Tag Archives: taxes

Nate Silver to Republicans: Raise Taxes

Esquire: Nate Sil­ver to Repub­li­cans: Raise Tax­es

For Repub­li­cans, rais­ing a few tax­es may be good pol­i­cy and good pol­i­tics. We are now on the verge of the longest peri­od since the cre­ation of the income tax with­out an increase in what the wealth­i­est tax­pay­ers pay — fif­teen years, match­ing the no-new-tax­es inter­val from 1952 to 1966. Mean­while, even the White House­’s own fig­ures project sev­er­al tril­lion dol­lars in deficit spend­ing over the next decade, which would great­ly exac­er­bate the rough­ly $10.6 tril­lion in debt that Barack Oba­ma inher­it­ed from the Bush admin­is­tra­tion. Deficits are once again hot news. An NBC/Wall Street Jour­nal poll con­duct­ed in June found that 24 per­cent of Amer­i­cans regard the fed­er­al bud­get deficit as the top eco­nom­ic pri­or­i­ty — the high­est frac­tion since mid-1994, when Clin­ton raised tax­es. And even in these dire eco­nom­ic times, Amer­i­cans seem will­ing to make some sac­ri­fices to pay the debt down: 58 per­cent said they care more about par­ing the deficit than stim­u­lat­ing the econ­o­my, accord­ing to the same poll.

[…] In April, 51 per­cent of wealthy vot­ers told Gallup their income-tax bill was about right or even too low — “one of the most pos­i­tive assess­ments [about tax­es] mea­sured since 1956,” Gallup report­ed.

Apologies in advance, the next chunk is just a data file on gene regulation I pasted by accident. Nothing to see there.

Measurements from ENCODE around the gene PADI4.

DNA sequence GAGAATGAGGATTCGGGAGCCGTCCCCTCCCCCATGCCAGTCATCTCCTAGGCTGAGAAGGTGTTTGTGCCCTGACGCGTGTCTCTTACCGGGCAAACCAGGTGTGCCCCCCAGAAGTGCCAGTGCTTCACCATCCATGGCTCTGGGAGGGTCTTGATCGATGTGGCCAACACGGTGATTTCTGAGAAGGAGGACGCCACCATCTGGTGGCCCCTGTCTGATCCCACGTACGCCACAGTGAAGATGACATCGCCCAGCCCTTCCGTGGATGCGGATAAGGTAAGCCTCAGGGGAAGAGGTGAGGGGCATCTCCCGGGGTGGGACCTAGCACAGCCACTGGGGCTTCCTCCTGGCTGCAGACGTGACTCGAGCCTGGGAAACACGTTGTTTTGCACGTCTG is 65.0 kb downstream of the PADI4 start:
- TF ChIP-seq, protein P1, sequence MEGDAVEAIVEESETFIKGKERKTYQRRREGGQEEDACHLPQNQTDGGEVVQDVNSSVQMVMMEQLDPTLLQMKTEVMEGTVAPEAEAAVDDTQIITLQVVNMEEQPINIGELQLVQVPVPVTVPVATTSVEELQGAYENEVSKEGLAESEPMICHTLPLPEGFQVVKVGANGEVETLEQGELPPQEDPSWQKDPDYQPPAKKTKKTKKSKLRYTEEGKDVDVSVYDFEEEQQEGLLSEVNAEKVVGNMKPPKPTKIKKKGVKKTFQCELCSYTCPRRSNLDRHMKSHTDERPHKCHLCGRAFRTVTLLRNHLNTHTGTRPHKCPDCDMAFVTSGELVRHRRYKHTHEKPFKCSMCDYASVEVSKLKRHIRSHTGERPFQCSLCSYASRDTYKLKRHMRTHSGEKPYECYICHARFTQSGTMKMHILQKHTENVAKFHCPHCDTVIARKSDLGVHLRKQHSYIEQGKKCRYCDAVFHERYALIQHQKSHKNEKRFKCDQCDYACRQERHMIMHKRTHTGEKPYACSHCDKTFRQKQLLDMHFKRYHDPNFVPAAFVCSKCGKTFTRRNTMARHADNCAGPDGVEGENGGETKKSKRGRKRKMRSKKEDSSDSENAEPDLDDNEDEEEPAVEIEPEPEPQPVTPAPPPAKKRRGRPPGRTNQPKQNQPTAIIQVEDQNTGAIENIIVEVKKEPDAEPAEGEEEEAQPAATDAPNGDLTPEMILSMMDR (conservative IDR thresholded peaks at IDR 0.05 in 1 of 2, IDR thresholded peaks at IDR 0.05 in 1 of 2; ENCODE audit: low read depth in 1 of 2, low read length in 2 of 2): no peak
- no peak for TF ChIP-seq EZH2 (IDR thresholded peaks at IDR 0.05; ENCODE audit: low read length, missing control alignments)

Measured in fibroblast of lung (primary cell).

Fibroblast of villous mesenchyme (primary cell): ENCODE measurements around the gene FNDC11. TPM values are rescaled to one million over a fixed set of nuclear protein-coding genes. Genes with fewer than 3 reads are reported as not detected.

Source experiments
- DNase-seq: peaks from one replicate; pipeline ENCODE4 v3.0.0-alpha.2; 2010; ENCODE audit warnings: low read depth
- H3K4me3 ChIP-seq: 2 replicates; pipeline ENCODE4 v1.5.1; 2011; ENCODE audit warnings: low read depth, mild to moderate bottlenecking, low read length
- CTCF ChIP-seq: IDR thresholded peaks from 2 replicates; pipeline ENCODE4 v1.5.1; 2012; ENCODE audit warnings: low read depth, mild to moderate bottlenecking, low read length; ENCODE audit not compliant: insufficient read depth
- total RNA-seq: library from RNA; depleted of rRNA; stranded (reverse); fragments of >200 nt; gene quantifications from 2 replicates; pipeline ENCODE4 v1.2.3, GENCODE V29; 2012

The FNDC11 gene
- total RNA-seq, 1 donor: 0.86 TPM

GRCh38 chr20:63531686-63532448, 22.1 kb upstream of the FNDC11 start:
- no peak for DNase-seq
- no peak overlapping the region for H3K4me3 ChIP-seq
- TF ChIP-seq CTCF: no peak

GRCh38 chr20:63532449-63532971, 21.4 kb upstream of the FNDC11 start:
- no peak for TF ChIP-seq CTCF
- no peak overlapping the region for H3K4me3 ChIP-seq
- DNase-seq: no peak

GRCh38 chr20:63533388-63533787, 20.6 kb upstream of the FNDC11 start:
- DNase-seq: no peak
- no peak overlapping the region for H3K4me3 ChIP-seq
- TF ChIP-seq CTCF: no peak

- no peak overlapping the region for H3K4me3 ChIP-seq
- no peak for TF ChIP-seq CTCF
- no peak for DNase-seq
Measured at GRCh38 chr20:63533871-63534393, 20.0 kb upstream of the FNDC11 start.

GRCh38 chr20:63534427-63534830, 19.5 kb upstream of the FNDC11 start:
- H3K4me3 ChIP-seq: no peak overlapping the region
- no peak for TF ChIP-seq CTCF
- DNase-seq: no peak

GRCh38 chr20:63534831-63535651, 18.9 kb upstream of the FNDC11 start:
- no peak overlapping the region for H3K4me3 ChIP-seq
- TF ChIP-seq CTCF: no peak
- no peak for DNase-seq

[…] Although rais­ing tax­es — or at least not try­ing to cut them — has been anath­e­ma to Repub­li­cans since the Rea­gan era, it has­n’t always been so. Richard Nixon and Dwight Eisen­how­er both large­ly resist­ed calls to cut tax­es (Eisen­how­er slashed the top tax brack­et all the way from 92 per­cent to 91), choos­ing to focus on deficit reduc­tion instead. Both were elect­ed to sec­ond terms.

I’d actu­al­ly con­sid­er vot­ing for a Repub­li­can that would do this.

It’s more or less clear at this point that inflat­ing the deficit isn’t a par­ty thing. I actu­al­ly hope Oba­ma reneges on his promise not to raise tax­es; it seems like the finan­cial­ly respon­si­ble thing at this point.